It’s been a while … September 15, 2014Posted by IaninSheffield in CPD.
Tags: cmalt, portfolio
Phew! That took a while!
Just completed and submitted my application for CMALT (Certified Member of the Association for Learning Technology) status. Developed and administered by ALT, the scheme seeks to enable those working with learning technologies to:
- have their experience and capabilities certified by peers;
- demonstrate that they are taking a committed and serious approach to their professional development.
This involves assembling a portfolio of evidence illustrating capability and experience across a range of ‘Core areas’ like ‘Operational issues’ and ‘Learning, teaching and assessment.’ This is then submitted for assessment by other holders of CMALT who will judge the portfolio against the assessment criteria. This is a process I’ve not experienced before, where you’re producing a body of work to fulfil a set of criteria which will be judged by people you’ve never met. Unlike traditional assessments where you’re responding to specific prompts, here you’re submitting evidence of your own choosing. You have the choice of which aspects of your work to focus upon and which examples to use. There’s plenty of guidance available through the CMALT support site and as a member, you have access to the members forum where you can seek advice from the community. I was also grateful for those members who submitted their portfolios openly online, thereby providing examples of the kinds of standards to aim for. In particular I’m grateful to David Hopkins for curating this list of CMALT members who have done just that and to Sarah Horrigan for posting a Google site template, structured for assembling the portfolio.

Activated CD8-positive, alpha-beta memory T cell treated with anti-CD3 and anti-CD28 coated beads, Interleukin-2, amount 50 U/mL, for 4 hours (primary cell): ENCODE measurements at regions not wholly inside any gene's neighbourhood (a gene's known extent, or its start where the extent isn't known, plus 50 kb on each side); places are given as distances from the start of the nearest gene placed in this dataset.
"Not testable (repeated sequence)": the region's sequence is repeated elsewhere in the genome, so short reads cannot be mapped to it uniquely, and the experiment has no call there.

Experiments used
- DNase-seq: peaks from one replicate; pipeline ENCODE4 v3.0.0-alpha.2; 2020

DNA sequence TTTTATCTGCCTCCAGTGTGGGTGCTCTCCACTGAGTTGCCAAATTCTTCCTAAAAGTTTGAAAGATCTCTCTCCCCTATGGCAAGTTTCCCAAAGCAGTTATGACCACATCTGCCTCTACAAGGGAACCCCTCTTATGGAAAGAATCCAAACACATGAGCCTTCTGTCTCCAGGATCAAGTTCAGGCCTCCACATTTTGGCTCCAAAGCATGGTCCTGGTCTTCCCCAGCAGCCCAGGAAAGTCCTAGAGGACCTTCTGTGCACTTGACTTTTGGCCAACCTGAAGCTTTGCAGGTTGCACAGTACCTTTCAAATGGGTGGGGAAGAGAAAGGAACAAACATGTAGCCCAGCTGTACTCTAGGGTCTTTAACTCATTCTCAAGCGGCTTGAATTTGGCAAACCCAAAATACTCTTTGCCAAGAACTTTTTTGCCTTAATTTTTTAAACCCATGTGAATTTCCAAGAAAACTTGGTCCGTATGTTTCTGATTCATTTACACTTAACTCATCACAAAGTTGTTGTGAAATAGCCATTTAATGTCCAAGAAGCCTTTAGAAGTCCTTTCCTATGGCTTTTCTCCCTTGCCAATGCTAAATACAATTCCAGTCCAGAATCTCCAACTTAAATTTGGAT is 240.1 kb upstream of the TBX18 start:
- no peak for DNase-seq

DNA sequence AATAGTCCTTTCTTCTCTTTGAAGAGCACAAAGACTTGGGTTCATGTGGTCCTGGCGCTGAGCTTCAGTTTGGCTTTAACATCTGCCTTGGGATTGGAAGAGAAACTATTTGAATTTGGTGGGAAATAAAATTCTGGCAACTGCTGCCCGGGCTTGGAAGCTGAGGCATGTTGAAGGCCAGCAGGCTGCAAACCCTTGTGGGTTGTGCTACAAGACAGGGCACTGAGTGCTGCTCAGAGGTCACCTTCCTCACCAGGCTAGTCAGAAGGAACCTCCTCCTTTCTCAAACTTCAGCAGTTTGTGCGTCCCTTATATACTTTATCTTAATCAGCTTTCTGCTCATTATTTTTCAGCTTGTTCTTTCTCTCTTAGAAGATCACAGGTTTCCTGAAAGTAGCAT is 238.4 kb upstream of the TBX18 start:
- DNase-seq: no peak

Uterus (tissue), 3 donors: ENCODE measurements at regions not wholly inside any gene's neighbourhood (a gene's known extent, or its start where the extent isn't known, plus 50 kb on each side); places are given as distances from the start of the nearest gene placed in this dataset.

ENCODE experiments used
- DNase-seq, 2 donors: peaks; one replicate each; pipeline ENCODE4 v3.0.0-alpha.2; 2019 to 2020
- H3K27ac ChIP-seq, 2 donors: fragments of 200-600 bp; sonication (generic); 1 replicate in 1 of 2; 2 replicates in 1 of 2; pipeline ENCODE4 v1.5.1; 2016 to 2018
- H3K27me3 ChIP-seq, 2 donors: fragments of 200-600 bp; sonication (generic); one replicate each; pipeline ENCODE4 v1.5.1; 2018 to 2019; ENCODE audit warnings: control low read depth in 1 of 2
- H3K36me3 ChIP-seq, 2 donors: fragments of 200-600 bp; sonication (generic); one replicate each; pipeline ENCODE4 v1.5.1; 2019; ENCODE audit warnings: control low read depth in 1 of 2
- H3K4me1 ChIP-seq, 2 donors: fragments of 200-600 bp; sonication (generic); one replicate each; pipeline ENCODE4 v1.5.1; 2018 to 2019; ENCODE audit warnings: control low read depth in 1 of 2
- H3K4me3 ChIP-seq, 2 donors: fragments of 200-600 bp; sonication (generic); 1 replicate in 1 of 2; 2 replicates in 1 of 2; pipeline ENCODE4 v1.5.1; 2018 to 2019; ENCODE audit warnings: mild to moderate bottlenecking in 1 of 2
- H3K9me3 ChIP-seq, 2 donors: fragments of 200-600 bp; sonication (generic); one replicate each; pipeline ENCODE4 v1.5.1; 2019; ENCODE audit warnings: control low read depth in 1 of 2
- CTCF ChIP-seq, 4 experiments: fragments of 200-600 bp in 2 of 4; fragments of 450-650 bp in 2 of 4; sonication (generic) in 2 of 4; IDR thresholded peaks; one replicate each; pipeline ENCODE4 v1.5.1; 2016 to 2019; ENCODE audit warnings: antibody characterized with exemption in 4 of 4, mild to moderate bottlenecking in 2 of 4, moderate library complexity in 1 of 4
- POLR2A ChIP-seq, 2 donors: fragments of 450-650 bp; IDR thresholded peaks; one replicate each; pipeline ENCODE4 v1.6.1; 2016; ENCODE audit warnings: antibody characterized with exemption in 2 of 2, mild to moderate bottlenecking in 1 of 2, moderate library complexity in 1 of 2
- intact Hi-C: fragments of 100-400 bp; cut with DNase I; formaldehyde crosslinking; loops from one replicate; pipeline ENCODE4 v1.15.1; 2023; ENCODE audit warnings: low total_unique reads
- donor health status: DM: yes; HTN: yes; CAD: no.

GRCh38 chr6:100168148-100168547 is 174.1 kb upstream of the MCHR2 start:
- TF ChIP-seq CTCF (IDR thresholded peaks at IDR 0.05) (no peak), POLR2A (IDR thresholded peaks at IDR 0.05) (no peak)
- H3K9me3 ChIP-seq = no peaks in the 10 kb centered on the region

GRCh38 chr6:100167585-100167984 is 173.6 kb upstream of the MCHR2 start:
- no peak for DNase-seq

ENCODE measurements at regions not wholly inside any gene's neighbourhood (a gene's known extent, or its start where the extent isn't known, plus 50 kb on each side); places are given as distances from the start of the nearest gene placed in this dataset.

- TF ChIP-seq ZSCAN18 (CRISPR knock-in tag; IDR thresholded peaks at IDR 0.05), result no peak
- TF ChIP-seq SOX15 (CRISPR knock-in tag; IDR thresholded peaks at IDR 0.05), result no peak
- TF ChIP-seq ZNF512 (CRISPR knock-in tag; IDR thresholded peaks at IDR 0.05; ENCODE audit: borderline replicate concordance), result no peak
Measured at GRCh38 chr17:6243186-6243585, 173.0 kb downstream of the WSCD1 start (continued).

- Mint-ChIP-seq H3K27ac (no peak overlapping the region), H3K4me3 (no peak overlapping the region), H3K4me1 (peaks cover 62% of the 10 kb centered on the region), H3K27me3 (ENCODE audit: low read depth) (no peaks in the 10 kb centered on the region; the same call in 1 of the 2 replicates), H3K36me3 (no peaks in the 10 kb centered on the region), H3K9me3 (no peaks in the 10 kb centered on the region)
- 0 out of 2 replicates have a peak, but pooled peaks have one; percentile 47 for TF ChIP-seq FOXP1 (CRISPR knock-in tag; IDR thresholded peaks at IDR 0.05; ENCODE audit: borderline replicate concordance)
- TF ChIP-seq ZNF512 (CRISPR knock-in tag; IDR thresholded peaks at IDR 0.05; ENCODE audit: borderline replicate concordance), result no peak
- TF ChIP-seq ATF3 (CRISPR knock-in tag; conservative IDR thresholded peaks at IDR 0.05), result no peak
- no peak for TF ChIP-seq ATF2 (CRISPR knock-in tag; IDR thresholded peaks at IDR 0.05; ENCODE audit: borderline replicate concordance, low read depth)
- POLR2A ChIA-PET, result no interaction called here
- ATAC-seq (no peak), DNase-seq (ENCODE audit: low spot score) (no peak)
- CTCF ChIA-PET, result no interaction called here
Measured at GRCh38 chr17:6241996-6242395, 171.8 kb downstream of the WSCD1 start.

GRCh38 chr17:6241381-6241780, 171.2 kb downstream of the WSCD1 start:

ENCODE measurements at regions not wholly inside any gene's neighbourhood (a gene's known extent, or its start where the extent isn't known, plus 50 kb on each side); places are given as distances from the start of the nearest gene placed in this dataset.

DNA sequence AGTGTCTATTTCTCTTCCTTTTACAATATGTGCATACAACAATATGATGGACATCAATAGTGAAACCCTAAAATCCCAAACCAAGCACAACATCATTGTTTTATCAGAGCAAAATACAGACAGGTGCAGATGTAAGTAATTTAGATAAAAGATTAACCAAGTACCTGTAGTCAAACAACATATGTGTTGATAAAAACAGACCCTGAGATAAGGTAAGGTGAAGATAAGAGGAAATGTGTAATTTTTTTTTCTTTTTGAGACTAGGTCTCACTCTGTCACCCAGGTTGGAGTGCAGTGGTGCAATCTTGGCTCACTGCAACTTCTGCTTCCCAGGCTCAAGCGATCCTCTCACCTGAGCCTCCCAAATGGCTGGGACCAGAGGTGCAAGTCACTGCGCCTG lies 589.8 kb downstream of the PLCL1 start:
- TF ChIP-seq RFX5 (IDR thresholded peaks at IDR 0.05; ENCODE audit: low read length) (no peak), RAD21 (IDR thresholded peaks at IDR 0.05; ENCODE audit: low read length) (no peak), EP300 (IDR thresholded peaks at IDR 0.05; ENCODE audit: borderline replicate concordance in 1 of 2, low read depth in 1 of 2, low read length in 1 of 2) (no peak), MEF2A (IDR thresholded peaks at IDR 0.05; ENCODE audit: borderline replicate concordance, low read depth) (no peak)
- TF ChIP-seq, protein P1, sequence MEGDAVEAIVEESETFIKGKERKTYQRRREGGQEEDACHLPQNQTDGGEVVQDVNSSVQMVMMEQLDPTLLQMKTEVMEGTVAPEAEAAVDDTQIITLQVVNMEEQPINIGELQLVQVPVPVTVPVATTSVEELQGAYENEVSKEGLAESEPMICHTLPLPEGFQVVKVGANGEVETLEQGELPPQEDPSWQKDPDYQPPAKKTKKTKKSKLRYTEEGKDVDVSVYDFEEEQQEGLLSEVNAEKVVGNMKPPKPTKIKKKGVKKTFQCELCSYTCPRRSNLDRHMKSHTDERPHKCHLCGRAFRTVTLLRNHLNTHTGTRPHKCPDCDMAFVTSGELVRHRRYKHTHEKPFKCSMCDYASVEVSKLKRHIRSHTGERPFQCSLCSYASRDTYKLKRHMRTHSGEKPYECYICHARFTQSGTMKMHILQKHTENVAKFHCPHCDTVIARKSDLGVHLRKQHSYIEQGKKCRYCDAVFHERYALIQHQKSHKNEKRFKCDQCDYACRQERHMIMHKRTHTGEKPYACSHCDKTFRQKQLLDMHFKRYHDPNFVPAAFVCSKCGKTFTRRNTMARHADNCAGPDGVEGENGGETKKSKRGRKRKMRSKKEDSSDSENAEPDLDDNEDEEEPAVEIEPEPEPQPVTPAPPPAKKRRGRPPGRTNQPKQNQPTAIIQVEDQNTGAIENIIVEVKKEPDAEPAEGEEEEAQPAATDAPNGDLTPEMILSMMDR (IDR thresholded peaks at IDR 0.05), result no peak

Time consuming though it may be, I rather perversely enjoy activities like this. Reflecting on previous experiences and projects with which you were involved, often benefits from a little time and distance, so undertaking a review in this way sometimes brings fresh insights. Caught up in the day-to-day business of the current workload, we perhaps don’t reflect back as often as we might like.
Assembling illustrative examples of my practice and the outcomes of various endeavours brought to light a shortcoming in my online presence. I have this reflective blog, Practically In the pICTure where I share more practical ideas and 366Web2.0 where I explore the affordances of Web 2.0 tools. (And a bunch of other creation and curation accounts of course) What I don’t have is an online portfolio of examples of resources I develop. No self-respecting artist, designer, architect, coder(?) would fail to maintain a portfolio of their work; why should educators be any different? In these days of performance management and professional development planning, keeping a portfolio of evidence seems a smart thing to do, alongside the benefits mentioned previously. There’s also the notion that publishing your portfolio (like the CMALT members mentioned previously) might provide inspiration or support for colleagues in similar positions to you. It requires no extra effort and you might just make a difference to someone … or the students with whom they work. It’s got to be worth it, surely?
If it’s of any interest, my portfolio can be found here, but should carry the health warning that it has yet to be assessed. Maybe you have a comment or two to offer?